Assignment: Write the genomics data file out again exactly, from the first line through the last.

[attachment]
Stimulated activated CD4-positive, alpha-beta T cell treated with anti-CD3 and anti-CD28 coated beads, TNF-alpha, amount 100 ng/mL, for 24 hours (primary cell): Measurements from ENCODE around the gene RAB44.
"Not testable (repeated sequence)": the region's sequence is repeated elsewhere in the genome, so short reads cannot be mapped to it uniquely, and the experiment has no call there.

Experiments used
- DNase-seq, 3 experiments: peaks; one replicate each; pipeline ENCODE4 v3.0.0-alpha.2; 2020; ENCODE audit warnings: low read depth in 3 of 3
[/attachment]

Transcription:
Stimulated activated CD4-positive, alpha-beta T cell treated with anti-CD3 and anti-CD28 coated beads, TNF-alpha, amount 100 ng/mL, for 24 hours (primary cell): Measurements from ENCODE around the gene RAB44.
"Not testable (repeated sequence)": the region's sequence is repeated elsewhere in the genome, so short reads cannot be mapped to it uniquely, and the experiment has no call there.

Experiments used
- DNase-seq, 3 experiments: peaks; one replicate each; pipeline ENCODE4 v3.0.0-alpha.2; 2020; ENCODE audit warnings: low read depth in 3 of 3